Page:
"Don't Build Your House in the Sand, was one of the many gospel songs written by Johnny Rion and performed by Johnny Rion and his wife, Ann Rion.
Photos from the Rion Exhibit in our museum are contained in our Exhibits tab.
May 1, 2024 By: John Abney
Johnny Rion Interview Now Available
As promised in our most recent newsletter, we have just published an interview with Johnny Rion on our YouTube channel and here is the link:
The interview was conducted by Johnny's son, Danny Rion, in 1986.  This past December, Danny donated his father's 1938 Martin guitar, a biography of his parents, an original portraint of his father and a collection of 13 CDs containing not only the interview discussed here, but also much of his father's music to the historical society.
Within the next week, I will create a permanent link for this interview as well as links to some of Johnny Rion's music (which remains to be uploaded).  For now, I hope you enjoy the interview and the photographs it contains.  None of this would have been possible but for the generous donation of Danny Rion and for the research that he did to document the lives of his parents.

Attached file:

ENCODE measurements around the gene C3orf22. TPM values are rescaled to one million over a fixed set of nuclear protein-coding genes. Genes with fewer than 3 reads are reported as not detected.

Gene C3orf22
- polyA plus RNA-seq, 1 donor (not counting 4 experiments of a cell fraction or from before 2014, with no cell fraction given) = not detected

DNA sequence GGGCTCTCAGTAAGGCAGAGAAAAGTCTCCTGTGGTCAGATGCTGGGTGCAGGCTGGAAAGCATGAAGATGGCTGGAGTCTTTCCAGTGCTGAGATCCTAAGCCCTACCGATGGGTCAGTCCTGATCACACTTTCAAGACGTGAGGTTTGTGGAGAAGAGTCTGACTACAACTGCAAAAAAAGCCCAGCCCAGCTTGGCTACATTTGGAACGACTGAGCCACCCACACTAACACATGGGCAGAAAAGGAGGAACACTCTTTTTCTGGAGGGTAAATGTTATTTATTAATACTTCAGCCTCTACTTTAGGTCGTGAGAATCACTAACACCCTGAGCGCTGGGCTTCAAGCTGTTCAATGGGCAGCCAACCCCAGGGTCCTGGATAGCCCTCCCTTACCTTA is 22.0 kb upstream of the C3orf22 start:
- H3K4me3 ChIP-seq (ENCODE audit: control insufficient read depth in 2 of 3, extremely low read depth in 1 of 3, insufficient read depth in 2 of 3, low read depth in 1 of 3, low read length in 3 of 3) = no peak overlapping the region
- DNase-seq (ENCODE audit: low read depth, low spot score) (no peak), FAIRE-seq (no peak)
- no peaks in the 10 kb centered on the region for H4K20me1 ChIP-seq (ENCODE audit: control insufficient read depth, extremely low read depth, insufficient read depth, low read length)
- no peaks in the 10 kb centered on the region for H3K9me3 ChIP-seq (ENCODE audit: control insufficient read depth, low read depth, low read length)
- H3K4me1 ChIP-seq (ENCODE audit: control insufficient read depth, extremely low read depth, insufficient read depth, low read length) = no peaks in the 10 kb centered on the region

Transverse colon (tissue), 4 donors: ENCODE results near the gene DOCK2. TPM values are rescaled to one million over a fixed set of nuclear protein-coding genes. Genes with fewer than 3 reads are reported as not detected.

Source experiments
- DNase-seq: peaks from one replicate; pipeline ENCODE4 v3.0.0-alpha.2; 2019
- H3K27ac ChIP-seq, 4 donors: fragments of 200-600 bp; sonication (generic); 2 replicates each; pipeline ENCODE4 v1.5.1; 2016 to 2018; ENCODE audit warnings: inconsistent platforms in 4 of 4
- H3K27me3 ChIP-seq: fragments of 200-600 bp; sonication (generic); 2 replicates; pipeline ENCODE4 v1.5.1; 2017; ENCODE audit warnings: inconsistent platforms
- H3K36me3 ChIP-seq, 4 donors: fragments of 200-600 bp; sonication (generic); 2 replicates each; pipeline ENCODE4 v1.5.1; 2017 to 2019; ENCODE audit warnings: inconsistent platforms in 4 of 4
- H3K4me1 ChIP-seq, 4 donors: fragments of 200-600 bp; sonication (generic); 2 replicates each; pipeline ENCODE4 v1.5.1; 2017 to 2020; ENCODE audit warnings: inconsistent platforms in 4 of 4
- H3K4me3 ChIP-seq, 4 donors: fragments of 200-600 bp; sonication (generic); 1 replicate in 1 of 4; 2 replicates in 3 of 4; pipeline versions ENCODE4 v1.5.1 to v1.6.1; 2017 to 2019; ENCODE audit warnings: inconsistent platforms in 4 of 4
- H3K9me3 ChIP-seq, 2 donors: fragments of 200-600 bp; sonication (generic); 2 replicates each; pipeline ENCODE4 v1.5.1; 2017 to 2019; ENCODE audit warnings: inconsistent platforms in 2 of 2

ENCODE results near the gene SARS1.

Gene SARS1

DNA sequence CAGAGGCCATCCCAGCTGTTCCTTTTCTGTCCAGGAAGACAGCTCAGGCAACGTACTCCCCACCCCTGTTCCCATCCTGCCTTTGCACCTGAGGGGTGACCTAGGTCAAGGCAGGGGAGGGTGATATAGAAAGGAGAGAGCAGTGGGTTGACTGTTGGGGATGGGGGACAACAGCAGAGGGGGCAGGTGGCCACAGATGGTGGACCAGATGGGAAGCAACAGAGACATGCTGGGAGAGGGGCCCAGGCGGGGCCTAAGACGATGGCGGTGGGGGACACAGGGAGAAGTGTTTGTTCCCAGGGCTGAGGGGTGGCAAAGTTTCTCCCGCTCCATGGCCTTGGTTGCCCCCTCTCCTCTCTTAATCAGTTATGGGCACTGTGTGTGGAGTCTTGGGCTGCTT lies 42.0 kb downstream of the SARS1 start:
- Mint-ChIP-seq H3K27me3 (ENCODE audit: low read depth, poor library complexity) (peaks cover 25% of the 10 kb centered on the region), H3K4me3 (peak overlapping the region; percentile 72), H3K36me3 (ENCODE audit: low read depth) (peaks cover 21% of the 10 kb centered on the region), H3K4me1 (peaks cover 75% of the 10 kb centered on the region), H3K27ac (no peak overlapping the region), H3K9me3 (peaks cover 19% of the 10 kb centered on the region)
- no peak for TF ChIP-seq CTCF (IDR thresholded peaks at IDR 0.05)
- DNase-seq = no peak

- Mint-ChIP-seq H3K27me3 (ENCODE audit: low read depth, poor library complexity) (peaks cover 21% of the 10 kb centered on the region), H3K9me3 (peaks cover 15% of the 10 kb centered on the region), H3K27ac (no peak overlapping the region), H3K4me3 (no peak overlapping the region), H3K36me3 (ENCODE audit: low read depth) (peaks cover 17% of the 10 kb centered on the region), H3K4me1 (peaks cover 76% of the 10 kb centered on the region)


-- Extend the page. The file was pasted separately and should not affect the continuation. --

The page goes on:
April 29, 2024 By: John Abney
Annual Election Results
Among other business conducted at our recent Annual Meeting (April 21, 2024) was our annual elections.  Congratulations and thank you to all of those that were newly elected or decided to continue serving in the current positions!  
President: Jeremy Medley (reelected)
Vice-President: Vacant 
Treasurer: Wilma Cofer (reelected)
Recording Secretary: Judie Huff (newly elected)
We still have one vacancy on our Board of Directors (a two-year) term but wish to congratulate and thank Laurie Walker (three-year term) and Pam Inman (one-year term) for agreeing to serve on our Board.
If anyone is interested in or has questions about serving as either Vice-President or on our Board of Directors, you can contact any officer or board member or you can send us an email at .
April 23, 2024 By: John Abney
Museum Building Repairs Fundraiser
Whether you look at our website or our Facebook page, I think you would be able to count on the fingers of one hand how many times that we have done a direct appeal for fundraising.  As most of you already know, we are a small non-profit, all volunteer organization.  We are thankful for our many generous members and patrons whose donations through the years have gone a long way to meeting a significant portion of our annual expenses.